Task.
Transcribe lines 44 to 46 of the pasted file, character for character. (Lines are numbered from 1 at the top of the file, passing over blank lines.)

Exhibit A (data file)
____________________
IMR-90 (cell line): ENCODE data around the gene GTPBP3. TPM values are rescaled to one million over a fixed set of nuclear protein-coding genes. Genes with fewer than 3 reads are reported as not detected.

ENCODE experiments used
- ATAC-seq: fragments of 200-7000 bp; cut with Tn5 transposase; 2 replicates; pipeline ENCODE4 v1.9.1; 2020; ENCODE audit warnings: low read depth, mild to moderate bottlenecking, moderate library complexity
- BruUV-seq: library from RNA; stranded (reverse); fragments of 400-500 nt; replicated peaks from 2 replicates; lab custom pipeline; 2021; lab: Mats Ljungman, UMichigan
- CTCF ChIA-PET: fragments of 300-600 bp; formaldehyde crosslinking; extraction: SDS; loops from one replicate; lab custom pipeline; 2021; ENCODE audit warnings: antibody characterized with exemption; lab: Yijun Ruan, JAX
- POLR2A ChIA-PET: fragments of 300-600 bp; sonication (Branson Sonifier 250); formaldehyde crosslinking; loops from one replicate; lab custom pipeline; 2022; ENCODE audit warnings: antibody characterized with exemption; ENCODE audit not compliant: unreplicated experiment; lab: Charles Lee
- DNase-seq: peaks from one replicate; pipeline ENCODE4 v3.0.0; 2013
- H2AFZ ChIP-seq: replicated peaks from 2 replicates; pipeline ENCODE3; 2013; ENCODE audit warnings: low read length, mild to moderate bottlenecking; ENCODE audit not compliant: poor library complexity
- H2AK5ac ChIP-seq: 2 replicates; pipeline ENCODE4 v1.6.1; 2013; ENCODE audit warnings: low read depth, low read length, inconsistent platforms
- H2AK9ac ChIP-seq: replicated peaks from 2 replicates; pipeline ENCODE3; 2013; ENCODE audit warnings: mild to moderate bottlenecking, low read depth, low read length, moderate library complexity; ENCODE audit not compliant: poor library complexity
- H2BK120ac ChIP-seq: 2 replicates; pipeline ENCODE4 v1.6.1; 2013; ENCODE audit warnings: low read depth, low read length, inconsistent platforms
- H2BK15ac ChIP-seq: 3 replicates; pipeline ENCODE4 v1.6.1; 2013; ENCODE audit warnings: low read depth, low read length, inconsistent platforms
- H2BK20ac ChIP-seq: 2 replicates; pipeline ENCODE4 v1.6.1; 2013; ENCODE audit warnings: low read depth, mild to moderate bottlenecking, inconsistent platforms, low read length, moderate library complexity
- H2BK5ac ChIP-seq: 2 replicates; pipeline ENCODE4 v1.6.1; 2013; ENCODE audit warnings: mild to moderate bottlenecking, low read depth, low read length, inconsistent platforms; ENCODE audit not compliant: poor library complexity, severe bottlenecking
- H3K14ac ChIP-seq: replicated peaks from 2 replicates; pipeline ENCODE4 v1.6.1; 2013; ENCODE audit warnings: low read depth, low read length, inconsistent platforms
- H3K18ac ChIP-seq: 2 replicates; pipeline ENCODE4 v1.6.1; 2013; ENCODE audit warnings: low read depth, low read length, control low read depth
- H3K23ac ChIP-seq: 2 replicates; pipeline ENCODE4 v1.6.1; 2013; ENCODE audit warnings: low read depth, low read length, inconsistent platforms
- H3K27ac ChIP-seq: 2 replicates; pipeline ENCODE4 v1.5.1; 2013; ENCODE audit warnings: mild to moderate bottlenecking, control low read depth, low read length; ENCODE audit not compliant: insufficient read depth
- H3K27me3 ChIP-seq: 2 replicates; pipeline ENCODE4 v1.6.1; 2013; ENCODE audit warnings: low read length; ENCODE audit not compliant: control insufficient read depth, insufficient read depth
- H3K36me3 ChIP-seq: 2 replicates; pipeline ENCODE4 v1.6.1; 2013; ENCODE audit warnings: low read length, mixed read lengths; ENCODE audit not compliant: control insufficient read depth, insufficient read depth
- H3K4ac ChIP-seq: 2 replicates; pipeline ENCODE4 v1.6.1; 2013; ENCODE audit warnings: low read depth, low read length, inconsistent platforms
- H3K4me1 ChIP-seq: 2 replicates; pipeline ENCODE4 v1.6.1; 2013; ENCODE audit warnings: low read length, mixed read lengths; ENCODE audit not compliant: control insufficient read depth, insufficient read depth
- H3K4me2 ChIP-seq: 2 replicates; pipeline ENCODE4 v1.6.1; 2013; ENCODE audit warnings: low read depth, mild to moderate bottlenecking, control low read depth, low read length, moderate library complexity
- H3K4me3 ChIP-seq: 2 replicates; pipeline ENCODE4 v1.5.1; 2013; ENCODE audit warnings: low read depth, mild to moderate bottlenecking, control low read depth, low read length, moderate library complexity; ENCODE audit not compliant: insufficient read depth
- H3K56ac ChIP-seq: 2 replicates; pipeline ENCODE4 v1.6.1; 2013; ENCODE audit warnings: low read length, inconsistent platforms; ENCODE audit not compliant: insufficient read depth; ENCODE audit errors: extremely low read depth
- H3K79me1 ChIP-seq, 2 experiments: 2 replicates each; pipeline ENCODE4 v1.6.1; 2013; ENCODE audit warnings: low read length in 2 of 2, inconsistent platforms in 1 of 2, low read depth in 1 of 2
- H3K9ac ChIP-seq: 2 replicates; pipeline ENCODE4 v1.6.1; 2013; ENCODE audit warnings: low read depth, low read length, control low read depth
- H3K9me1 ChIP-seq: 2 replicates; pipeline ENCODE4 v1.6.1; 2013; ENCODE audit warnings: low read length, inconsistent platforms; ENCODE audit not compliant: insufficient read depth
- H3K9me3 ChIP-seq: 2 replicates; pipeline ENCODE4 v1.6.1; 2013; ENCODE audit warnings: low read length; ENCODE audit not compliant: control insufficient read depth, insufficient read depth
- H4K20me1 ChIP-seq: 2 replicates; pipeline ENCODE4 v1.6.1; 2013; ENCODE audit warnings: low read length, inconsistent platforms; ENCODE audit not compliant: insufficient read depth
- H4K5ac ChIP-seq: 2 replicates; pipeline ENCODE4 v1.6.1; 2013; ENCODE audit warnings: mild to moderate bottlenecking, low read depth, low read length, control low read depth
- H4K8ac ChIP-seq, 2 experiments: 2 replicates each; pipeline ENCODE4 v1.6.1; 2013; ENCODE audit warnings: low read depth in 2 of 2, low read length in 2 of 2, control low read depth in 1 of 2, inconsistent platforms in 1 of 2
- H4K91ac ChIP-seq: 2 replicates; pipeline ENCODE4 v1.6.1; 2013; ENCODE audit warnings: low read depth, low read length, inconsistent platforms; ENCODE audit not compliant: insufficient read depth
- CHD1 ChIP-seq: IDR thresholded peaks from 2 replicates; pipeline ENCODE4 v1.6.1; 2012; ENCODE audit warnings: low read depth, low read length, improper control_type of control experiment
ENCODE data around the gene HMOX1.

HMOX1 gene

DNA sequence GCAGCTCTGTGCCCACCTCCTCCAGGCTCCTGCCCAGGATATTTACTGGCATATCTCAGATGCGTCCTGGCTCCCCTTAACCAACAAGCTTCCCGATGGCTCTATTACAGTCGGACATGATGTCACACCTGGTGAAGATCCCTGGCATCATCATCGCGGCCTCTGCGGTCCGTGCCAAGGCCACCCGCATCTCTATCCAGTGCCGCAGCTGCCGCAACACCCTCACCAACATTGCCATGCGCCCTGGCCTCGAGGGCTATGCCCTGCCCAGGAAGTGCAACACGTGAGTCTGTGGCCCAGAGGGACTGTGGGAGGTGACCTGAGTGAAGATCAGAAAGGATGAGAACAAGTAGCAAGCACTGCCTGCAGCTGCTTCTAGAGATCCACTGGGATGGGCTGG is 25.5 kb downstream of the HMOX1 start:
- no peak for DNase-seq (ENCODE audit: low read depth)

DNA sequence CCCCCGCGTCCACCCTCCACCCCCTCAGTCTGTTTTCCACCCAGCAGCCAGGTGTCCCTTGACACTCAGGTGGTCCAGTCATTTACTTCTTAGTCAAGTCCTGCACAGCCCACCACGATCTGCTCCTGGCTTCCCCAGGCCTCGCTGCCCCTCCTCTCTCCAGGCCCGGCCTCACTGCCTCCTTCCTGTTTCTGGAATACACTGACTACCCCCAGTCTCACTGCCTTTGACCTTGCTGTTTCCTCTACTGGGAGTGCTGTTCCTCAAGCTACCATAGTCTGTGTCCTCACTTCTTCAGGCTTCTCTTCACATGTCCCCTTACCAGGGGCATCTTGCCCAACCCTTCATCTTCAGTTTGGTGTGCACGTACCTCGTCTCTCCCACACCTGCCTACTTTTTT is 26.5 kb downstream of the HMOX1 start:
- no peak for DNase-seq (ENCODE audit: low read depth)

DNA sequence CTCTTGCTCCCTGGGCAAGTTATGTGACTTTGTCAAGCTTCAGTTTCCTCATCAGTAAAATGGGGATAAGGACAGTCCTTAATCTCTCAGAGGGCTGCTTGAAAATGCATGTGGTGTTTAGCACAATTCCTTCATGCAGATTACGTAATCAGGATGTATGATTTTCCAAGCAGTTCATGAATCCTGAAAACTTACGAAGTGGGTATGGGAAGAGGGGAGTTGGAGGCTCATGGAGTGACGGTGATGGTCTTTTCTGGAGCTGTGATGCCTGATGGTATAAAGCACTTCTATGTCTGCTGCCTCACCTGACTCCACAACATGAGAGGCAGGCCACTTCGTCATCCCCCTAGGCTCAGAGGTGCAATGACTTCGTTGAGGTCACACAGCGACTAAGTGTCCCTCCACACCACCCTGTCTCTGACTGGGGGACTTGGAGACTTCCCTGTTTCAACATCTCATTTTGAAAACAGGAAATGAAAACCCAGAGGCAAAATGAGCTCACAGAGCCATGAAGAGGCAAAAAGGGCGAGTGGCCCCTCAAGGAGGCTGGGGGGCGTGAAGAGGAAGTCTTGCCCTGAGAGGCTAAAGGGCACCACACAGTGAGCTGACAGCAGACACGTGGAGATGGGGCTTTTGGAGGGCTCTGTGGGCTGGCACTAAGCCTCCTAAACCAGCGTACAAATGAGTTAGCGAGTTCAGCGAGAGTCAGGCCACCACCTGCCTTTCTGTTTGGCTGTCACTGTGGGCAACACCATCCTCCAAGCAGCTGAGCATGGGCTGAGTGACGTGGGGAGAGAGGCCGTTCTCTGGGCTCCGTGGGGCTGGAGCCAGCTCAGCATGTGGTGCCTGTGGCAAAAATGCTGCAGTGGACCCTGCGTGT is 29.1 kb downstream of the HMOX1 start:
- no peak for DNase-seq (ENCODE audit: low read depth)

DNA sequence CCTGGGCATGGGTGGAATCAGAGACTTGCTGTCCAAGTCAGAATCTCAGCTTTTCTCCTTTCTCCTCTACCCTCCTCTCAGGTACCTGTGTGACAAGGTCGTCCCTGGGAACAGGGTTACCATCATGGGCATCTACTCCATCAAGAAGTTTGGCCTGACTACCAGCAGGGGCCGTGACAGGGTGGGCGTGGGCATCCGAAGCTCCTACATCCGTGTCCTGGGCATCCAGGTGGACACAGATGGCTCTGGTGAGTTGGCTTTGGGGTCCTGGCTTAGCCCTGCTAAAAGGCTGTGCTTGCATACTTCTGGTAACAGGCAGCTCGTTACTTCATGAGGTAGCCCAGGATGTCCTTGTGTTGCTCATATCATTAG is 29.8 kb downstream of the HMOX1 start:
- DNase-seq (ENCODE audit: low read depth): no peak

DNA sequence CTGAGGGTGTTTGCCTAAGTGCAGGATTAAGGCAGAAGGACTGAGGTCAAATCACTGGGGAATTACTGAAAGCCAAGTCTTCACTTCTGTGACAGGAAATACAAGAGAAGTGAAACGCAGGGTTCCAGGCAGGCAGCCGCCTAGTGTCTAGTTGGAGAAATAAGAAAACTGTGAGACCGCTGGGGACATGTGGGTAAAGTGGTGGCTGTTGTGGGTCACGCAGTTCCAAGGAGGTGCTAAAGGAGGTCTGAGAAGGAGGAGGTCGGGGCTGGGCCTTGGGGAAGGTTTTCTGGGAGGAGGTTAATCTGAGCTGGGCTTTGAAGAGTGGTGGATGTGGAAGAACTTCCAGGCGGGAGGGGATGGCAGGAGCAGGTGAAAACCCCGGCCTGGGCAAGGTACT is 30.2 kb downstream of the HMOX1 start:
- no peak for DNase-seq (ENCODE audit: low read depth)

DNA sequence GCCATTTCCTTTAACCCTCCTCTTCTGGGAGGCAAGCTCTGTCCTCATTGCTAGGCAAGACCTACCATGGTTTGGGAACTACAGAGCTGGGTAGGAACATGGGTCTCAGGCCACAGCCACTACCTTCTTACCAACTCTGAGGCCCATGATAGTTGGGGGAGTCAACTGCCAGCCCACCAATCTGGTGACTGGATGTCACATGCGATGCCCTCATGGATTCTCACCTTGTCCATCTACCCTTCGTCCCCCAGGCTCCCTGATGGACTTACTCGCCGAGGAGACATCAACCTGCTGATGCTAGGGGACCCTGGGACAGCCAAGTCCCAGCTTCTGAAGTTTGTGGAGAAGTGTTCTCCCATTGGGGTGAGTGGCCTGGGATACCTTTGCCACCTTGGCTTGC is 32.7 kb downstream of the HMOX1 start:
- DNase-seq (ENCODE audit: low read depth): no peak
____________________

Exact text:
- DNase-seq (ENCODE audit: low read depth): no peak

DNA sequence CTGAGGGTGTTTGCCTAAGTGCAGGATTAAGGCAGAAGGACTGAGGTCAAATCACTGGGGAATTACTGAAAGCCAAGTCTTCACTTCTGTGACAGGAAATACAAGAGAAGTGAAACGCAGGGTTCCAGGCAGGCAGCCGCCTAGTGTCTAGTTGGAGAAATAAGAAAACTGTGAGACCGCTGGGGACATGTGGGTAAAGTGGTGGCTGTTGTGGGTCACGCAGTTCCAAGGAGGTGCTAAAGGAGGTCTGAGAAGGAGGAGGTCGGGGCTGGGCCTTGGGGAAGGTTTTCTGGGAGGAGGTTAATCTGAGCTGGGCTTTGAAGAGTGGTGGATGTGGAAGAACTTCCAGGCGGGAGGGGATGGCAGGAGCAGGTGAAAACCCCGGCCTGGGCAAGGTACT is 30.2 kb downstream of the HMOX1 start:
- no peak for DNase-seq (ENCODE audit: low read depth)